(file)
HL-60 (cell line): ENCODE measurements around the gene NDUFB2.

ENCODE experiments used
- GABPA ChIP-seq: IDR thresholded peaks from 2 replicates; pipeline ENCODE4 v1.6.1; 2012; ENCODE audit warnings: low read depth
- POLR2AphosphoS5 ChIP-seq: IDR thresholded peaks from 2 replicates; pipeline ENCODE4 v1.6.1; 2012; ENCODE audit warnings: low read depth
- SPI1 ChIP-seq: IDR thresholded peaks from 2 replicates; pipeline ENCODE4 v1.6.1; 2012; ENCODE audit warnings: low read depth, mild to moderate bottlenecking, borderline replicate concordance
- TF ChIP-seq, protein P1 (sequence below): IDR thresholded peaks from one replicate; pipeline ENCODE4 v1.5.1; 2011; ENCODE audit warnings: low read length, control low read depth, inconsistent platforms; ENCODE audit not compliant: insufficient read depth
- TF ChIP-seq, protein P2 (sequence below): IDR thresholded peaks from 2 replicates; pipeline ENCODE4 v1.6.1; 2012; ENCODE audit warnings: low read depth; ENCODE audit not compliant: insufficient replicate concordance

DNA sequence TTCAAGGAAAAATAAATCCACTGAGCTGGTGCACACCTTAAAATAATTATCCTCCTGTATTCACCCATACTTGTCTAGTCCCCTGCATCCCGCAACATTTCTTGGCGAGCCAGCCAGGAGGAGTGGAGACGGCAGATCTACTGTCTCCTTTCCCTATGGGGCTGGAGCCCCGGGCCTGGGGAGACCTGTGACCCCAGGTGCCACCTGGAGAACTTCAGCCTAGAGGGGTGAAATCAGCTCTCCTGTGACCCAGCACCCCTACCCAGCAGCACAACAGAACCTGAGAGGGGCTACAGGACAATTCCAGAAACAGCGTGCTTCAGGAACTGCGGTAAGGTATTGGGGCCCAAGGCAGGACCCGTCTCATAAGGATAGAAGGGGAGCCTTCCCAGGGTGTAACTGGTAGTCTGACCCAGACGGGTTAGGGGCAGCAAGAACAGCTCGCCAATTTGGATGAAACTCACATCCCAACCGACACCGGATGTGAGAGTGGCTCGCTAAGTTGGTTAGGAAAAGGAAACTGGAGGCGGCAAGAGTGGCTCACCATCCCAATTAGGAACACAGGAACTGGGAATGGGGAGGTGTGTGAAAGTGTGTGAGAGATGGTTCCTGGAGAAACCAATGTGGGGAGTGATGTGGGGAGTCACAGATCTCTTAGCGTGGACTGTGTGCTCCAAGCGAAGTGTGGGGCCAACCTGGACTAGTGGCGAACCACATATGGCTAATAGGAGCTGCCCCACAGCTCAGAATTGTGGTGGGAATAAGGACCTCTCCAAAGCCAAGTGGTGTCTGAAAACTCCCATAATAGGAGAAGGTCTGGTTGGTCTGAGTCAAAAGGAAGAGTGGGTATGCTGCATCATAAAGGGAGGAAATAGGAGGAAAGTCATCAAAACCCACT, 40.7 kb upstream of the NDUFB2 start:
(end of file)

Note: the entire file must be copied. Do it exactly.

HL-60 (cell line): ENCODE measurements around the gene NDUFB2.

ENCODE experiments used
- GABPA ChIP-seq: IDR thresholded peaks from 2 replicates; pipeline ENCODE4 v1.6.1; 2012; ENCODE audit warnings: low read depth
- POLR2AphosphoS5 ChIP-seq: IDR thresholded peaks from 2 replicates; pipeline ENCODE4 v1.6.1; 2012; ENCODE audit warnings: low read depth
- SPI1 ChIP-seq: IDR thresholded peaks from 2 replicates; pipeline ENCODE4 v1.6.1; 2012; ENCODE audit warnings: low read depth, mild to moderate bottlenecking, borderline replicate concordance
- TF ChIP-seq, protein P1 (sequence below): IDR thresholded peaks from one replicate; pipeline ENCODE4 v1.5.1; 2011; ENCODE audit warnings: low read length, control low read depth, inconsistent platforms; ENCODE audit not compliant: insufficient read depth
- TF ChIP-seq, protein P2 (sequence below): IDR thresholded peaks from 2 replicates; pipeline ENCODE4 v1.6.1; 2012; ENCODE audit warnings: low read depth; ENCODE audit not compliant: insufficient replicate concordance

DNA sequence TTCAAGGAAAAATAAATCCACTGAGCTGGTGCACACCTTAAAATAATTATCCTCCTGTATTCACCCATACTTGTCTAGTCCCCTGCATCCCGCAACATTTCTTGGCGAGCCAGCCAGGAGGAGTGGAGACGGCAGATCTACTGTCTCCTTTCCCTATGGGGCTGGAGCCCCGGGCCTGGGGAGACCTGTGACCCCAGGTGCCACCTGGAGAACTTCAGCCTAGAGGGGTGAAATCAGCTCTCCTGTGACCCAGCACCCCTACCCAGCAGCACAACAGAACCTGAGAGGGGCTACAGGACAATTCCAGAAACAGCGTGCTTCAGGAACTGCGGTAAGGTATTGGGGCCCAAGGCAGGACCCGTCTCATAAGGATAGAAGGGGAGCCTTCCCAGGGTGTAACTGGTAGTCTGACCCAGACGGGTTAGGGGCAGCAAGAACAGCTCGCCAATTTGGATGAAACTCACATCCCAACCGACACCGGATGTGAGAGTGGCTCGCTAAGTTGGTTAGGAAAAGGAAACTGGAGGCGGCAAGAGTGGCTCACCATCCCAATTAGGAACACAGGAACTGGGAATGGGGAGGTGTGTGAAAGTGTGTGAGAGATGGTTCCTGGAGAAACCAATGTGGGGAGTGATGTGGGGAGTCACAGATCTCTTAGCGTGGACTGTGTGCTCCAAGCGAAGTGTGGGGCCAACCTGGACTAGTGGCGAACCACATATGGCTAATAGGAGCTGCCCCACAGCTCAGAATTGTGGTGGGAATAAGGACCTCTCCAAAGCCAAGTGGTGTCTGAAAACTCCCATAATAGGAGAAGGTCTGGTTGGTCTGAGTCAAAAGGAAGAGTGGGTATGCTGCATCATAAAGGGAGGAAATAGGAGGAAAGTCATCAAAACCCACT, 40.7 kb upstream of the NDUFB2 start: